I'm craving the sweetness of singleminded focus. The beautiful quiet of an undistracted mind.

The quick pace of all that media is exciting and inspiring. But my creativity truly flourishes the still moments.

The gift I really want to give myself (and you too, if you're up for it!) is a week off from distractions.

What?! Yes.

Seriously. 

Okay: Let's define it. What is a Distraction Detox?

A break from anything that's destroying your ability to focus. Any times you have competing projects. Anything that splinters your attention.

For me, it's a chance to: 

  • Break the habit of grabbing my iPhone and carrying it around with me everywhere.
  • Stop checking emails first thing in the morning. And also the moment they come in, all through the day. *slaps forehead*
  • Replace my nightly Netflix with something a little more creatively yummy. (I'm addicted to Columbo lately... I just love Peter Falk!)
  • Keep my desk totally clear of other notes, reminders, charts, etc.
  • Take a break from Spotify. (And listening to music with lyrics while I'm writing... oops!)
  • Put social media (all of it!) on the backburner. Just for a little while. Just for a week. (And if I simply MUST show up, I'll stick to a brief timed session.) 

And I don't mean just during my writing day: I'm talking all day long!!

I especially want to look askance at multitasking. I know it torpedoes my focus, but I've picked up the habit again, and it's time to set it back down. 

I want to be clear: All these things I've listed—the newsletters, the social media accounts, my beloved Peter Falk—are good things

But, because I haven't really put limits on the time I spend with them, they've been stealing my precious writing headspace.

... Until I'm getting more anxious about missing Instagram updates than I am about feeding my characters.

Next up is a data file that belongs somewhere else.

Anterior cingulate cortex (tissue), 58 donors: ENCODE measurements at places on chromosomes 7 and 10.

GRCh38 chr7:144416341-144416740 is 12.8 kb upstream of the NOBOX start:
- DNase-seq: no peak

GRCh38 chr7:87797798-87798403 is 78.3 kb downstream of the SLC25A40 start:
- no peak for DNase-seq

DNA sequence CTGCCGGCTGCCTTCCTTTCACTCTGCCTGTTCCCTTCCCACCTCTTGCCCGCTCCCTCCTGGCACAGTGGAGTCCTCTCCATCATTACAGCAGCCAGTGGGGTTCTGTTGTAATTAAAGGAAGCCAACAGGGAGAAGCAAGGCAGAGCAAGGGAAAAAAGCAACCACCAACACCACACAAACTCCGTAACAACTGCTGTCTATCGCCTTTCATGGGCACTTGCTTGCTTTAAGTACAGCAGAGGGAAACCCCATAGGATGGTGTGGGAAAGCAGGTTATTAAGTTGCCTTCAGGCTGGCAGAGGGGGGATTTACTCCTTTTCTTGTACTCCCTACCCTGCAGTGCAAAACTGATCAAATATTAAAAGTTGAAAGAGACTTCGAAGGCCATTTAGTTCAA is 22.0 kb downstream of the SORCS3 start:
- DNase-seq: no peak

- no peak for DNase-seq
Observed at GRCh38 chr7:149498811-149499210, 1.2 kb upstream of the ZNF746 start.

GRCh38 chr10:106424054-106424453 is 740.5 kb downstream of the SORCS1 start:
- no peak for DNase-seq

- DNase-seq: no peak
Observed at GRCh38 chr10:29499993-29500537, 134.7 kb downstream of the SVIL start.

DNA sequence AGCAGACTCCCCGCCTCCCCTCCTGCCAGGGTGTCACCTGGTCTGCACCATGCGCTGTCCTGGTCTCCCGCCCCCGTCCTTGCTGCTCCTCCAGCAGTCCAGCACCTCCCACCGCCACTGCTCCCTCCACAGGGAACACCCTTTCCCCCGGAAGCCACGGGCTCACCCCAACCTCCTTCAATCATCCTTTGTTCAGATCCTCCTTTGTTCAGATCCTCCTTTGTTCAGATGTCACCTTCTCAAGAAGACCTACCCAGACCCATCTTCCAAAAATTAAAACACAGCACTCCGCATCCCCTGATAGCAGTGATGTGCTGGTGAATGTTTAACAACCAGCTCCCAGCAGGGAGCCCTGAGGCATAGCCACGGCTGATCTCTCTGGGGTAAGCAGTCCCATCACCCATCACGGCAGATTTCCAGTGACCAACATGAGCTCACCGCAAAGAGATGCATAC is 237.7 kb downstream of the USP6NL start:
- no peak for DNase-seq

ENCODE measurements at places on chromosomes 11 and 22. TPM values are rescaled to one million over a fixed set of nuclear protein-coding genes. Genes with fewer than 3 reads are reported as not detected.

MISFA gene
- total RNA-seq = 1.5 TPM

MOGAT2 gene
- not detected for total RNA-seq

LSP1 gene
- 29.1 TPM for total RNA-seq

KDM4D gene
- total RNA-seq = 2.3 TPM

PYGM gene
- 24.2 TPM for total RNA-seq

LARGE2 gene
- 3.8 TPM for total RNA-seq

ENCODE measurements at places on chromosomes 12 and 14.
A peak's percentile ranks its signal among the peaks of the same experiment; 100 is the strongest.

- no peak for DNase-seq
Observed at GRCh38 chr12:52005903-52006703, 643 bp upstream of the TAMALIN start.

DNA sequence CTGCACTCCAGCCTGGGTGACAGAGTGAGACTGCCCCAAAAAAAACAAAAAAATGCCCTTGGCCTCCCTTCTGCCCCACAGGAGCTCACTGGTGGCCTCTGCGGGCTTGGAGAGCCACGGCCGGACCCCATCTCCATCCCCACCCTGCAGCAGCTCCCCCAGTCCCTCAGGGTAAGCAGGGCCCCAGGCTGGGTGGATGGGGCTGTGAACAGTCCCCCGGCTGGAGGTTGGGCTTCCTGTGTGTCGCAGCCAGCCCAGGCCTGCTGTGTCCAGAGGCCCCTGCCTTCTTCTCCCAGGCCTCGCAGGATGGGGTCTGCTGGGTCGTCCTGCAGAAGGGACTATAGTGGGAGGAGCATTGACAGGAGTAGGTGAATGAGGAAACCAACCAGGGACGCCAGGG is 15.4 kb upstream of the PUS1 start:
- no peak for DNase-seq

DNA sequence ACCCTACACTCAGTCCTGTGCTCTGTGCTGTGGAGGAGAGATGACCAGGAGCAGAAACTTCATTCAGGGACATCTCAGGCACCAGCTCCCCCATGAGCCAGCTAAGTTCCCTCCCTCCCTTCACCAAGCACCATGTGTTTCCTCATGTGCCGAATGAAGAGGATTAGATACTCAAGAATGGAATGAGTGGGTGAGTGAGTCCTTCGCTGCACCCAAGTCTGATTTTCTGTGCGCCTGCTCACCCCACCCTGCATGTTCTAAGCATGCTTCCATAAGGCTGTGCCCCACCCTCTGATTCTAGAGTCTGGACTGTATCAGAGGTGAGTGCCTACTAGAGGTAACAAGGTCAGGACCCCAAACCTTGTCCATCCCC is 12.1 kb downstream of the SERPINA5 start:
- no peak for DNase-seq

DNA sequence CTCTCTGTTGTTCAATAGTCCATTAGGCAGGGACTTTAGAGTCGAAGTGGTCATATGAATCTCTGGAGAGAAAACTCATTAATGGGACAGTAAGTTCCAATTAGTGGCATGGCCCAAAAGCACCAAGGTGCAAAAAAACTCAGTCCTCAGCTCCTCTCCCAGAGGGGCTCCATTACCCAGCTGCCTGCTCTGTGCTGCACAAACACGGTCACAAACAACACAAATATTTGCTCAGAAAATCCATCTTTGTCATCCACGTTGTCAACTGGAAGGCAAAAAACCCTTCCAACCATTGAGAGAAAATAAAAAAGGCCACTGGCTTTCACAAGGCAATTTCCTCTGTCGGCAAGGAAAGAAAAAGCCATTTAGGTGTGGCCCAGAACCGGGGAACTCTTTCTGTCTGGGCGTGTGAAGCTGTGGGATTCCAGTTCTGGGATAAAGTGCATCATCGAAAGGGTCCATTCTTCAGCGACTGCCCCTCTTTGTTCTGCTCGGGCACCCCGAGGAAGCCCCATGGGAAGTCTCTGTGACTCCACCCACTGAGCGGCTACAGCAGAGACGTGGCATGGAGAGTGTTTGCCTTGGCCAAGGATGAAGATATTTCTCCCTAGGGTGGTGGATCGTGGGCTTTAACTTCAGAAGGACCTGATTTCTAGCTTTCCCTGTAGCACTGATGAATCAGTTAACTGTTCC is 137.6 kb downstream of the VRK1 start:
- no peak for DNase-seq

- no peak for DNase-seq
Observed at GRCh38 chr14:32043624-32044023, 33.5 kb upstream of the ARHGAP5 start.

Which is why a little break sounds amazing.

How about you? 

Your Distraction Detox doesn't have to look like mine: your triggers are probably different. 

But grab a few minutes to think about all the different sources of information you're encountering: all the miniature narratives that intersect your day, all the virtual people you come into contact with. 

All of it. 

And ask yourself: What's going on when you feel an information overload in your head? Or when you feel like your attention is being fractured into three or four directions?

And then think about what a good, helpful, restful break would look like for you. 

Maybe just take a break from a few of the smaller things, things that it's easier to abstain from.

Or maybe you just take out your two biggest culprits.

Maybe you do it for a day or two, or maybe—like me!—you want to give yourself a WHOLE WEEK OFF.

You know in your gut how drastic or not drastic you need this to be. A small adjustment, or a big media/information vacation.

Your pick.

For me, this week will also be a chance to break my little addiction to new information. I can start believing that I just need a little more advice, in every single area.

... Because there's so much great free content out there right now! Have you noticed? Amazing webinars, classes, email courses, tutorials... I love it. 

But I can also get mired in way too many new ideas to apply at once. Too many lists of "3000 ways to optimize your entire life."

Okay, okay. It just feels like 3000.

You get my point. 

I don't want this week to be brutal: just the opposite.

I want permission to let emails accumulate through the day (and then zip through them in a half hour at night). I want to stop feeling twitchy when my phone isn't nearby. 

I want to come back to those lovely old-fashioned concepts like, an actual attention span.

And I want to listen to what's going on in my own head—my relationship with my work-in-progress, and my sense of how much internal space I need. 

Instead of trying to juggle hundreds of competing ideas and tips in my head all at once. (Anyone else feeling this way?!)

Ahhhhh. Distraction Detox. I'm so excited.

Whatever this looks like for you: Give yourself the gift of a bit of extra space this week.

Pause the information rush (especially good information! that's the hardest to resist!). Ease back on social media (just a smidge).

Don't do anything that cuts you off or causes you anguish. Just give yourself a lovely little vacation. 

And when the vacation is over, you can re-evaluate. You can add things back in as needed... or not!

The point of the detox is to just give us room enough to think. To get squarely back into our own minds for a while, and to decide from there what information and media we need.